CD Review of Major Lodge Victory by Gin Blossoms

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Major Lodge Victory
starstarstarhalf starno star Label: Hybrid Recordings
Released: 2006
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Talk about a band out of time. Even when the Gin Blossoms’ fabulous debut, New Miserable Experience (don’t let any music snob tell you that album doesn’t kick ass), dropped in 1992, the music world was in the throes of a passionate love affair with the city of Seattle. In fact, it was another year after the album’s release before “Hey Jealousy” finally dented the Top 40. “Found Out about You” soon followed, and the band became one of the biggest acts in America. Fitting, then, that that would be the time that ousted guitarist Doug Hopkins, who penned both hit singles, would choose to kill himself. It was as if fate itself was deliberately holding the Gin Blossoms down.

Sure, they had a huge hit single a year and a half later with the Marshall Crenshaw co-write “Until I Hear It from You,” but by the time Congratulations I’m Sorry, the follow-up to Miserable, appeared in 1996, people seemed to have left the band behind. This despite the fact that grunge was now deader than disco (thanks to someone else’s self-inflicted gunshot wound) and likeminded bands like Toad the Wet Sprocket, Hootie and the Blowfish, Barenaked Ladies, Dave Matthews Band, Wilco and the Jayhawks were all making significant inroads on radio. The right time had seemingly arrived for the Gin Blossoms…and no one seemed to care. The band broke up a year later.

Fast forward ten years, and a reformed Blossoms (four of the five principles on Congratulations I’m Sorry, minus the drummer) recruit their (only) producer John Hampton and take another whack at it on Major Lodge Victory. Now, ten years is a long time to be away from the music scene – though the picture of the band on the inside suggests that it’s been twenty years since Congratulations – but damned if Lodge isn’t a fine little pop record. Sure, Hopkins is still gone, but he didn’t write everything for the band back in the day. Guitarist Jesse Valenzuela (“Mrs. Rita”) and singer Robin Wilson (“Allison Road”) know their way around a tune as well, and while this is no Newer Miserable Experience, it would at least earn the title I’m Sorry about Congratulations I’m Sorry.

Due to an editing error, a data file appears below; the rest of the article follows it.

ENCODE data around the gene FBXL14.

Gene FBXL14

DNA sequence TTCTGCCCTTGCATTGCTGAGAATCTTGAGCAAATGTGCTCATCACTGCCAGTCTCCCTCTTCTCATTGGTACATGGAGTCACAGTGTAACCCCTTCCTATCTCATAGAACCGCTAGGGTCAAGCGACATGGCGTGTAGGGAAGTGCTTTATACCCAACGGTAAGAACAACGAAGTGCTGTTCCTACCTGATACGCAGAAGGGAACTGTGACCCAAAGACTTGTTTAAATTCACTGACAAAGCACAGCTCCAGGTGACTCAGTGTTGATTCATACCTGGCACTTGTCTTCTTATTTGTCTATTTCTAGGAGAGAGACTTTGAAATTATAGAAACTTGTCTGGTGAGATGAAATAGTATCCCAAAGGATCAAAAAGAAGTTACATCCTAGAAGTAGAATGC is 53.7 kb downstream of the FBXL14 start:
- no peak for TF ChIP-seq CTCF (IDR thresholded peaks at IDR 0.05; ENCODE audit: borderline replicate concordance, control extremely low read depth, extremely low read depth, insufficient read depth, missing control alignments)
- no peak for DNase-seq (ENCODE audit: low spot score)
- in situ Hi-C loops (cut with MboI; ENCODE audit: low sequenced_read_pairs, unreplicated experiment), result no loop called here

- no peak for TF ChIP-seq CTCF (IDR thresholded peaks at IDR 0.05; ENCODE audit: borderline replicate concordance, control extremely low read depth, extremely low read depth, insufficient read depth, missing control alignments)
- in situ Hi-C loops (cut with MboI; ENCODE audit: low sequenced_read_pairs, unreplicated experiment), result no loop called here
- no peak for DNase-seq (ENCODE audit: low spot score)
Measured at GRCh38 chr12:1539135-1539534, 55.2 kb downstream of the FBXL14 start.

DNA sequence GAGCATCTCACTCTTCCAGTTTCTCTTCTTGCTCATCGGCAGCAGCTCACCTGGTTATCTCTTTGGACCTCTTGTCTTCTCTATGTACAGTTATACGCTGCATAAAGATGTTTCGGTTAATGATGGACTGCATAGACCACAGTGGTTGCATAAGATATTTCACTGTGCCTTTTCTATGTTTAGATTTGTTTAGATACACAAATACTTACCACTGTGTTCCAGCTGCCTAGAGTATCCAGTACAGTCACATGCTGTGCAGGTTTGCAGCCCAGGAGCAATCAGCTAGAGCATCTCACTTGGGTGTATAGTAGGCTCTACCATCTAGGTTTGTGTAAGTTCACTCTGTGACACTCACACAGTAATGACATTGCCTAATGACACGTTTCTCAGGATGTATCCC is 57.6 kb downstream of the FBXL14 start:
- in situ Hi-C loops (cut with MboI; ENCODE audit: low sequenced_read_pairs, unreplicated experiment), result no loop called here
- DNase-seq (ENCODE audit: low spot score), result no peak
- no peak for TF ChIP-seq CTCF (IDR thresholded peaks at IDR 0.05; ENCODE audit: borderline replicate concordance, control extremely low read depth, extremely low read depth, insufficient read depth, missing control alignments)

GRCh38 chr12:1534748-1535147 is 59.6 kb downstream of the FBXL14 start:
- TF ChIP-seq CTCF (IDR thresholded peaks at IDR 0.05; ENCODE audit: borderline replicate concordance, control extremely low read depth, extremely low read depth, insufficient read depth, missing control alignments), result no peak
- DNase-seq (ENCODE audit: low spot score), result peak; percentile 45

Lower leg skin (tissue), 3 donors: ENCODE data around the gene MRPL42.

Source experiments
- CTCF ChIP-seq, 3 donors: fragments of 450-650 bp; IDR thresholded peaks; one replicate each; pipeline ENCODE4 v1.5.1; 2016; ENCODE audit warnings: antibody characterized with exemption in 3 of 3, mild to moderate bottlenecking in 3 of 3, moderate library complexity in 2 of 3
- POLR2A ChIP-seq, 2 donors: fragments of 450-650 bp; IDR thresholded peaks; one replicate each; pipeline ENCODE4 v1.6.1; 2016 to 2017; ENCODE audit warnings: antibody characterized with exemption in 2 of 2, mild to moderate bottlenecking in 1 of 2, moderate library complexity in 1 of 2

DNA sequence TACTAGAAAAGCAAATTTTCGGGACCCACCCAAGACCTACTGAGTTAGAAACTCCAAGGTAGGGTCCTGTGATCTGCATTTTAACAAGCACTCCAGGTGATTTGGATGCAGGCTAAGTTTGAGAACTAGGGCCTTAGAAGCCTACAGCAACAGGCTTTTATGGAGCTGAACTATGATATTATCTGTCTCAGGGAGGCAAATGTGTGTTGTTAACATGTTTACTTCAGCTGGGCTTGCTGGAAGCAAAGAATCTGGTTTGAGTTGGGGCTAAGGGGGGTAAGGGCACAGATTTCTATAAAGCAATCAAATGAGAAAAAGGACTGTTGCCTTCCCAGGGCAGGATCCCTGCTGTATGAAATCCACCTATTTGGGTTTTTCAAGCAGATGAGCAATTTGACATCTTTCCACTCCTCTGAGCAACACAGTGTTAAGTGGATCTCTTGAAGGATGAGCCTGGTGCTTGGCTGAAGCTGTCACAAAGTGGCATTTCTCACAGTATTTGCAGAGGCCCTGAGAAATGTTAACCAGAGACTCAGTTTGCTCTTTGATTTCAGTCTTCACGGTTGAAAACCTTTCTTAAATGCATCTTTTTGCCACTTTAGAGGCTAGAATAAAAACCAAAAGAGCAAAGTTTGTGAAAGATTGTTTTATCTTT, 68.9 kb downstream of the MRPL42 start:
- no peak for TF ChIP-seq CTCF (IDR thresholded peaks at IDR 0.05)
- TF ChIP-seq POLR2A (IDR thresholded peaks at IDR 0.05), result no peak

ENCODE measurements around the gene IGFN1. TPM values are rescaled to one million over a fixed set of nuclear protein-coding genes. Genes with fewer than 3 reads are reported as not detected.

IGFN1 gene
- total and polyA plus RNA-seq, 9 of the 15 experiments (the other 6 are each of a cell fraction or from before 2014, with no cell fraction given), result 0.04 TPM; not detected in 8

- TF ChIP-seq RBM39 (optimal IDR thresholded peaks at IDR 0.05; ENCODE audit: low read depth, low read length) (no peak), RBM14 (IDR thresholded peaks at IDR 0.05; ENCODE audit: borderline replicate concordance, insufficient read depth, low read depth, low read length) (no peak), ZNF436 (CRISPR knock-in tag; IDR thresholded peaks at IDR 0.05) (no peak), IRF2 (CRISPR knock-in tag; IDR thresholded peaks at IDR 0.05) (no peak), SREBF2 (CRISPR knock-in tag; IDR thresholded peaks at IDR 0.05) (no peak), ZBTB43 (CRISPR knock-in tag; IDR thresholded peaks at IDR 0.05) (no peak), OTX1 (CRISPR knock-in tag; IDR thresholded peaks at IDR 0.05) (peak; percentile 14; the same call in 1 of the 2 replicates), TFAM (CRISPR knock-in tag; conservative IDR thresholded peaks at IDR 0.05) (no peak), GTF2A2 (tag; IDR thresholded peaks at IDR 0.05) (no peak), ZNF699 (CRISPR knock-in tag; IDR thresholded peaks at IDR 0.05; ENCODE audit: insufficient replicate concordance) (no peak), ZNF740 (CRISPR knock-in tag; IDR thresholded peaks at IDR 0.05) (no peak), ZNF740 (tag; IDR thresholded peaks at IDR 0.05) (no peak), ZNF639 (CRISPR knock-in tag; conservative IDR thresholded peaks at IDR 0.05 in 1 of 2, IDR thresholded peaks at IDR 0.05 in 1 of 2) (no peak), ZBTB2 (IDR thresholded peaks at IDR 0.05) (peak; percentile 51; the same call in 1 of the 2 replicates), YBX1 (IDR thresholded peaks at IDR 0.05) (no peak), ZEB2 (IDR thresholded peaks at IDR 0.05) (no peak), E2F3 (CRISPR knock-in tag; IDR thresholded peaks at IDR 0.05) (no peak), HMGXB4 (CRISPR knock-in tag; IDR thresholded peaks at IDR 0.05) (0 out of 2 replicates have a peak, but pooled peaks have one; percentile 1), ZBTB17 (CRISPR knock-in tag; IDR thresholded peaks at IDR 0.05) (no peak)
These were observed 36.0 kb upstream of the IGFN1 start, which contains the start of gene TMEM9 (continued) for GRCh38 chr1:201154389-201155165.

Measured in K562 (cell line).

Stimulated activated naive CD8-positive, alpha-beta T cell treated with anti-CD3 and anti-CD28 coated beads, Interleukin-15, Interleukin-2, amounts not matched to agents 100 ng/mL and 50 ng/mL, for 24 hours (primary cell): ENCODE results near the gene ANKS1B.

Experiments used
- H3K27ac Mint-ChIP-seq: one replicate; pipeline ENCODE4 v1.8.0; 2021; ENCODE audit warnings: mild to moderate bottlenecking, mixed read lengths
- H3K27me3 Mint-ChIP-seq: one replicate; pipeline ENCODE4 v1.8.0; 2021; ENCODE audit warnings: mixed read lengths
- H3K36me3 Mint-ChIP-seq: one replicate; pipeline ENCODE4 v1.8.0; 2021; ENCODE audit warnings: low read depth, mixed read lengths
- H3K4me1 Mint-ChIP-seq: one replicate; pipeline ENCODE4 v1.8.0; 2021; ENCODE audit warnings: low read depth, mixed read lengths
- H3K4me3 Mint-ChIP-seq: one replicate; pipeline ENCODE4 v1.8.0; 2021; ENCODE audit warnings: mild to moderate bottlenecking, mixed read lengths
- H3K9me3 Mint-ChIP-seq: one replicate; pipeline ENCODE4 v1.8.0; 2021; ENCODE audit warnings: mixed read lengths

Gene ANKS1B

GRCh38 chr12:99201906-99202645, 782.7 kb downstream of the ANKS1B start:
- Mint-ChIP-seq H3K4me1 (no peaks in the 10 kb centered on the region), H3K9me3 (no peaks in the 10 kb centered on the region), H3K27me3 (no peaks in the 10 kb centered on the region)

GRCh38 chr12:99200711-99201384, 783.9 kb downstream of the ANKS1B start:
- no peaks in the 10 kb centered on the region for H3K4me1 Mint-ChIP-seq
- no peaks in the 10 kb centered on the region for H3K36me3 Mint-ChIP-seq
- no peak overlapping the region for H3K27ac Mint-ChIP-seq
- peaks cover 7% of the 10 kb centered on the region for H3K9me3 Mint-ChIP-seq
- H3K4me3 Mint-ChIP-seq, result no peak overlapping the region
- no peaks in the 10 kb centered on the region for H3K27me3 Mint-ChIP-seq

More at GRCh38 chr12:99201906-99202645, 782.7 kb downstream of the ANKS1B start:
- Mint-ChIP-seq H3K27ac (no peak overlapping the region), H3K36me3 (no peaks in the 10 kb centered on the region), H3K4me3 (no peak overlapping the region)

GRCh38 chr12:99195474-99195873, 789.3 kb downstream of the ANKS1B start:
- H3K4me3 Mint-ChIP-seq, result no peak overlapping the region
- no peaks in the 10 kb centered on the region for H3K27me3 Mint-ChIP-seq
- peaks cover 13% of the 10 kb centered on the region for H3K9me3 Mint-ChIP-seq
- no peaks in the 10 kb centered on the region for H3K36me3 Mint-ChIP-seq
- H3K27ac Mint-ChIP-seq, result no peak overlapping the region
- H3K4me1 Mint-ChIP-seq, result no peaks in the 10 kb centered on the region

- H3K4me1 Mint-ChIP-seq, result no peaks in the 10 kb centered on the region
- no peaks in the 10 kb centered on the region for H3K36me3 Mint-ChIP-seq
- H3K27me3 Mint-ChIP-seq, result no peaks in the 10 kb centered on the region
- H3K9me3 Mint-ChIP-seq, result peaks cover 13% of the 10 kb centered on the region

Leadoff track “Learning the Hard Way” has that vintage Gin Blossoms snare drum pop and Byrdsy guitars ringing throughout, but something is off. You don’t know what at first, and then it hits you: did they replace Robin Wilson with a soundalike? I had to double-check the credits to be sure, but nope, it’s Wilson. And it certainly sounds like Wilson…but it also doesn’t sound like Wilson, at least on this track, anyway. He’s more like Ye Robin of Olde on “Heart Shaped Locket,” which sports the album’s best chorus (“Lights me up like a bottle rocket / Cleopatra meets Sandra Dee / That girl’s gonna ruin me”). But that chorus pales to the bridge on “The End of the World,” which soars like no Gin Blossoms song has ever soared. This added level of nuance is surely due to the presence of erstwhile Rembrandt Danny Wilde, who produced the album’s closing track “California Sun” but sports writing credits throughout the album.

But before you think the album’s a big Beatlesque love fest, the band hasn’t forgotten what it does best. “Long Time Gone” and “Let’s Play Two,” continuing the band’s love of baseball (see “7th Inning Stretch” on Congratulations, which is exactly what you think it is) are driving rockers, and “Curious Thing” bears more than a passing resemblance to “Until I Hear It from You.” “Jet Black Sunrise,” however, veers a little too close to Soul Asylum’s “Runaway Train,” and Lord knows the world only needs one version of that song.

It must be daunting for a band like the Gin Blossoms to enter a music scene as fucked up as the current one, but give them credit for sticking to what they do best and not trying to adapt to their surroundings (Heart, 1985) or, worse, whoring out space on their record to the flavors of the week (Santana, 1999). In fact, they made a record that could easily be called the second best thing they’ve ever done. As crazy as it may sound, diminished expectations can sometimes be a very, very good thing.

~David Medsker